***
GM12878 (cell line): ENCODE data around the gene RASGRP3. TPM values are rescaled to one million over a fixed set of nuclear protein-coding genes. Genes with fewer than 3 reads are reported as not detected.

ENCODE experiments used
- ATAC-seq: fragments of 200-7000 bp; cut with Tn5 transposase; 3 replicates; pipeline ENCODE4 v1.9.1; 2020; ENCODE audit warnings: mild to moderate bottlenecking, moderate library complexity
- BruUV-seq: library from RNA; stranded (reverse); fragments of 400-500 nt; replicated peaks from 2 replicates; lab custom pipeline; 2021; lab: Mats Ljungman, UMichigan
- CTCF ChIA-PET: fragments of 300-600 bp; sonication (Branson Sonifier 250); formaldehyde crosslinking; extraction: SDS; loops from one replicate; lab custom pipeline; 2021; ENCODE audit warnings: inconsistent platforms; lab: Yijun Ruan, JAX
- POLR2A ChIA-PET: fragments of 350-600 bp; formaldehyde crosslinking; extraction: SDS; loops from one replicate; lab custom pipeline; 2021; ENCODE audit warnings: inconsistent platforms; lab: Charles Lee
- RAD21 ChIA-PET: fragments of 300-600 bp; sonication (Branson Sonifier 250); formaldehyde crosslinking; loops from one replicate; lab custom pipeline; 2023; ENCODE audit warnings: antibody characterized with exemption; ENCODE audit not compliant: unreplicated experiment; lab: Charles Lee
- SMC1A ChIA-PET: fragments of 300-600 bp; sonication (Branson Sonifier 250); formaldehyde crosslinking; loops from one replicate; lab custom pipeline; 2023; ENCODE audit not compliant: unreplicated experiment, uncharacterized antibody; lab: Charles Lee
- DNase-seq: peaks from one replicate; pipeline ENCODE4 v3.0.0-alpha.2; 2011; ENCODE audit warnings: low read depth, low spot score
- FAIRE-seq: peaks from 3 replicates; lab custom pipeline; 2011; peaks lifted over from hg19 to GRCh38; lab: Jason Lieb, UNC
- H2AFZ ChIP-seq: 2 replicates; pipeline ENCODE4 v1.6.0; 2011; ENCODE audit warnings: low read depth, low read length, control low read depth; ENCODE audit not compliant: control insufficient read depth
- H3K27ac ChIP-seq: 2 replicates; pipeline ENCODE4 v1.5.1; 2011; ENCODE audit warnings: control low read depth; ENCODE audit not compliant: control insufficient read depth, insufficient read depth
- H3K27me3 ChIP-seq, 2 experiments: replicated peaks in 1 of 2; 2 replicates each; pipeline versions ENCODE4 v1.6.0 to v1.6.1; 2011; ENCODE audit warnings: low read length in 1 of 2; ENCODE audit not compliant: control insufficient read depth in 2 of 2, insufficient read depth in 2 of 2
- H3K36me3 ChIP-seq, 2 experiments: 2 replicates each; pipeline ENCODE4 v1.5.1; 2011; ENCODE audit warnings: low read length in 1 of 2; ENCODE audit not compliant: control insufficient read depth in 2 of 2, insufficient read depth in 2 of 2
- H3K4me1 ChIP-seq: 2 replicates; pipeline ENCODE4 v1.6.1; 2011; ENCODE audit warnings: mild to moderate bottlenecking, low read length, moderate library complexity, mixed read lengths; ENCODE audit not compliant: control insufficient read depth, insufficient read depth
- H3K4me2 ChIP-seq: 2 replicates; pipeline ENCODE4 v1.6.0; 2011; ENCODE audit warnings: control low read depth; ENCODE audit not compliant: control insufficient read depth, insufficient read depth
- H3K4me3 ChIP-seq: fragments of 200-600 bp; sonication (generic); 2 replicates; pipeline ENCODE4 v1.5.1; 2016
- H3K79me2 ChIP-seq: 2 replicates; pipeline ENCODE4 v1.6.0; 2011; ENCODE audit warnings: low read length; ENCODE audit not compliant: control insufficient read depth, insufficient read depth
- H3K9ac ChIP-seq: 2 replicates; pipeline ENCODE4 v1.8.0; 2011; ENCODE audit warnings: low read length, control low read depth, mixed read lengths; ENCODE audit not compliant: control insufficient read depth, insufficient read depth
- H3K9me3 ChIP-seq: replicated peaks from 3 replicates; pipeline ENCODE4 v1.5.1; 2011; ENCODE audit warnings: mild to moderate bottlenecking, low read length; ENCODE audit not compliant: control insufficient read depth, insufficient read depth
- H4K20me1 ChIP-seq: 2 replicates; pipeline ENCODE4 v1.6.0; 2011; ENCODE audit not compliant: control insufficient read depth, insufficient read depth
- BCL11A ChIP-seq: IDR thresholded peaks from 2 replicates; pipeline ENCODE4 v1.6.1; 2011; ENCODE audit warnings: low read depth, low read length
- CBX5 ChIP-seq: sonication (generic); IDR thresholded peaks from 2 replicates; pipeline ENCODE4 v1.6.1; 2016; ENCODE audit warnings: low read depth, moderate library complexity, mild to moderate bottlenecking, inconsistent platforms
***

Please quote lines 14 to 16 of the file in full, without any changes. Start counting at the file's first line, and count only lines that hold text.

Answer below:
- H3K36me3 ChIP-seq, 2 experiments: 2 replicates each; pipeline ENCODE4 v1.5.1; 2011; ENCODE audit warnings: low read length in 1 of 2; ENCODE audit not compliant: control insufficient read depth in 2 of 2, insufficient read depth in 2 of 2
- H3K4me1 ChIP-seq: 2 replicates; pipeline ENCODE4 v1.6.1; 2011; ENCODE audit warnings: mild to moderate bottlenecking, low read length, moderate library complexity, mixed read lengths; ENCODE audit not compliant: control insufficient read depth, insufficient read depth
- H3K4me2 ChIP-seq: 2 replicates; pipeline ENCODE4 v1.6.0; 2011; ENCODE audit warnings: control low read depth; ENCODE audit not compliant: control insufficient read depth, insufficient read depth